Auto loan payments should not be a huge burden on your finances. If you find yourself overwhelmed, you may want to consider getting a cheaper car.
BOSTON (PRWEB) March 12, 2019
Not all cities and regions have adequate public transportation, so owning a car is often a necessity for many Americans. Auto loan debts are relatively good debts to have as they come with fixed payments and end with the full ownership of a car. If consumers do their homework and pick the right car, paying off a car loan shouldn’t come with high stress. To help consumers, national nonprofit American Consumer Credit Counseling (ACCC) explains how consumers can manage their auto loan debt to avoid defaulting.
“Defaulting on an auto loan payment, more often than not, leads to the repossession of the car,” said Steve Trumble, President and CEO of American Consumer Credit Counseling. “Auto loan payments should not be a huge burden on your finances. If you find yourself overwhelmed, you may want to consider getting a cheaper car.”
According to Federal Reserve data by Finder, auto loan debt makes up 9.28 percent of all U.S. debt with more than 100 million people holding $568.6 billion in auto loans. Experian found that the average monthly car loan payment is $530 for new cars, $381 for used cars and $430 for leased cars. Although the average car loan is about $31,000, Experian found that 20 percent of consumers are taking out $50,000 or more in loans.
ACCC helps consumers manage their auto loan debt.
1. Manage a budget – Place the auto loan in your budget and see how it will change it. Consumers should ask themselves if they will need to cut back in any other areas to pay off the loan. Be cautious when picking a car, as the auto loan should not be more than consumers can afford.
2. Know how the loan works – Auto loans are secured, fixed debts, meaning they require collateral, the car, and the monthly payments are set amounts. The more consumers contribute to their down payment the lower their debt will be.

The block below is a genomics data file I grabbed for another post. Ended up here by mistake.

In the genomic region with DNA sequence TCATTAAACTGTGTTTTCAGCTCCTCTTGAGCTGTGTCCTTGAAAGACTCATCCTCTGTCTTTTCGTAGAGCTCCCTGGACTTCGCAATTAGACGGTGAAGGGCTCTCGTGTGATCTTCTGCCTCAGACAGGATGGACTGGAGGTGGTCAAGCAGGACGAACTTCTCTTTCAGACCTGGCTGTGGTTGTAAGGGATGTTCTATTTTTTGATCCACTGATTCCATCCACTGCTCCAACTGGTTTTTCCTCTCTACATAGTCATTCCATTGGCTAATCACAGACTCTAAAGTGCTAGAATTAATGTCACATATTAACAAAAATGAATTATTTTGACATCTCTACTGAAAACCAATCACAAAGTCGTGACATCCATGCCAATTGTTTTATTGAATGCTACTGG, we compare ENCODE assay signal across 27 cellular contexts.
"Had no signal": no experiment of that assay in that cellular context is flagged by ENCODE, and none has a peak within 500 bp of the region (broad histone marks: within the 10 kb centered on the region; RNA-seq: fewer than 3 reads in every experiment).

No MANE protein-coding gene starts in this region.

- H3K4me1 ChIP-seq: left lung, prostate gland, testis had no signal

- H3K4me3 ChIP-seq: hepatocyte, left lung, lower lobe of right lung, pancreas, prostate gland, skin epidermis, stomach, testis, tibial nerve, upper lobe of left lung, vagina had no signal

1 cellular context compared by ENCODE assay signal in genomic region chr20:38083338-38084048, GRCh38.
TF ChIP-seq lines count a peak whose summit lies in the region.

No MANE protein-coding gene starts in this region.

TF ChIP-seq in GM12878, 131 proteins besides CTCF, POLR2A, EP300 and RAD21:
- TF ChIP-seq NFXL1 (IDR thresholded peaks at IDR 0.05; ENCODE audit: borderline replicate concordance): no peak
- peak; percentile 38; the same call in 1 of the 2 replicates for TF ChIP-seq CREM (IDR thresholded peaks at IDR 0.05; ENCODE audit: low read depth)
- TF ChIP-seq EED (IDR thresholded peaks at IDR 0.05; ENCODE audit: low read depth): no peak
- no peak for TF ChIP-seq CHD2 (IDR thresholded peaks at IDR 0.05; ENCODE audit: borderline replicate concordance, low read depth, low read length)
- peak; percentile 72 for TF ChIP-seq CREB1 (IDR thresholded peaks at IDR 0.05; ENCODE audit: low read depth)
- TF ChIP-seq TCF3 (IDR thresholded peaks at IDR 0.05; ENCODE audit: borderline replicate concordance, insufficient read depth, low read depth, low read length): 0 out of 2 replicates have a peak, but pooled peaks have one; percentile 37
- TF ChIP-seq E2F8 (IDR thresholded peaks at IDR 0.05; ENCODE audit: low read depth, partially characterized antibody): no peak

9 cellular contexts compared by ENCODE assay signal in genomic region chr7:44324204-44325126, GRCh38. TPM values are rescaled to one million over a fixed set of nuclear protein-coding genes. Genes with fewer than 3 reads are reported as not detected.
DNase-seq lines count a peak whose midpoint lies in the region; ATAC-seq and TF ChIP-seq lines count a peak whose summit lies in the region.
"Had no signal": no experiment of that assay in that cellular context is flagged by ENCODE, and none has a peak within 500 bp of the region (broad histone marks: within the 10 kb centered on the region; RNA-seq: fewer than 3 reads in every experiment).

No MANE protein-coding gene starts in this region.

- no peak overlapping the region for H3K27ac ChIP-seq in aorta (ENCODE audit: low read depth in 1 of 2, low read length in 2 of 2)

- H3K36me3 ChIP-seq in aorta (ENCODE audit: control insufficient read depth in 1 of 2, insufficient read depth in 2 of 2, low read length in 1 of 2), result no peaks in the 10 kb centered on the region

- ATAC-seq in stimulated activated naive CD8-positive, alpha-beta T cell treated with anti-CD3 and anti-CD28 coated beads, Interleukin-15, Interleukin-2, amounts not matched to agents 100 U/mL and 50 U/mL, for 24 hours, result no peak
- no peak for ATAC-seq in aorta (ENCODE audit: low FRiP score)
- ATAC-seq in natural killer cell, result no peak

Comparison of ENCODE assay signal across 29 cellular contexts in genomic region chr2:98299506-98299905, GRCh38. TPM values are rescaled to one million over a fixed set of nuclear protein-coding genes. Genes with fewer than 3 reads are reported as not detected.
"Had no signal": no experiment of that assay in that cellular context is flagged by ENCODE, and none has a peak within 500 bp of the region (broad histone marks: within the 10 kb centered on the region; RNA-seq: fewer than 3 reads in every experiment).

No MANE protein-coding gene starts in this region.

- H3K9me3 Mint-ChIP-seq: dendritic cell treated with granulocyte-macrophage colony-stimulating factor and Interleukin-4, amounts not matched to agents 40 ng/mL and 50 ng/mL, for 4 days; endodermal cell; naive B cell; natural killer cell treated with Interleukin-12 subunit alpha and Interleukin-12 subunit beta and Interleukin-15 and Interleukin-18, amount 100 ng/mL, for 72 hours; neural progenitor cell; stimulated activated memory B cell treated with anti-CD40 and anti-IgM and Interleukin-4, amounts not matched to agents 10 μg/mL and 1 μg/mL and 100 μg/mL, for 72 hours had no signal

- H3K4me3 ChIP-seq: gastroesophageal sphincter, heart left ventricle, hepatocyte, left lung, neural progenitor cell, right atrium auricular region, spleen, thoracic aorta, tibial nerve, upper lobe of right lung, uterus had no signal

3. Consider refinancing – If a consumer got their loan through the car dealership, chances are the rates aren’t great. Car dealerships often make a decent amount of money off of their financing schemes. Shop around for a better loan at banks or credit unions and see which offer the best refinancing rate.
4. Automatic payments – Setting up automatic payments each month should make it easier to handle the auto loan payments and ensure they are all paid on time.
5. Consolidating debt – Many consumers have other debts on top of their auto loans, such as credit cards and mortgages. Debt consolidation allows consumers to take out one loan to pay off all their smaller individual loans. This can help save money on interest rates as well as the number of bills consumers need to focus on.
6. Car loan default – If a consumer senses they may be close to defaulting on their loan, they should call the creditors and renegotiate the loan. Consumers should explain the situation and why they may default and decide on an alternative payment plan.
ACCC is a 501(c)3 organization that provides free credit counseling, bankruptcy counseling, and housing counseling to consumers nationwide in need of financial literacy education and money management. For more information, contact ACCC:
- For credit counseling and student loan counseling, call 800-769-3571
- For bankruptcy counseling, call 866-826-6924
- For housing counseling, call 866-826-7180
- Or visit us online at http://www.ConsumerCredit.com
About American Consumer Credit Counseling
American Consumer Credit Counseling (ACCC) is a nonprofit credit counseling 501(c)(3) organization dedicated to empowering consumers to achieve financial management through credit counseling, debt management, bankruptcy counseling, housing counseling, student loan counseling and financial education concerning debt solutions. To help consumers reach their goal of debt relief, ACCC provides a range of free consumer personal finance resources on a variety of topics including budgeting, credit and debt management, student loan assistance, youth and money, homeownership, identity theft, senior living, and retirement. Consumers can use ACCC’s worksheets, videos, calculators, and blog articles to make the best possible decisions regarding their financial future. ACCC holds an A+ rating with the Better Business Bureau and is a member of the National Foundation for Credit Counseling® (NFCC®). For more information or to access free financial education resources, log on to ConsumerCredit.com or visit http://www.consumercredit.com/financial-education.aspx.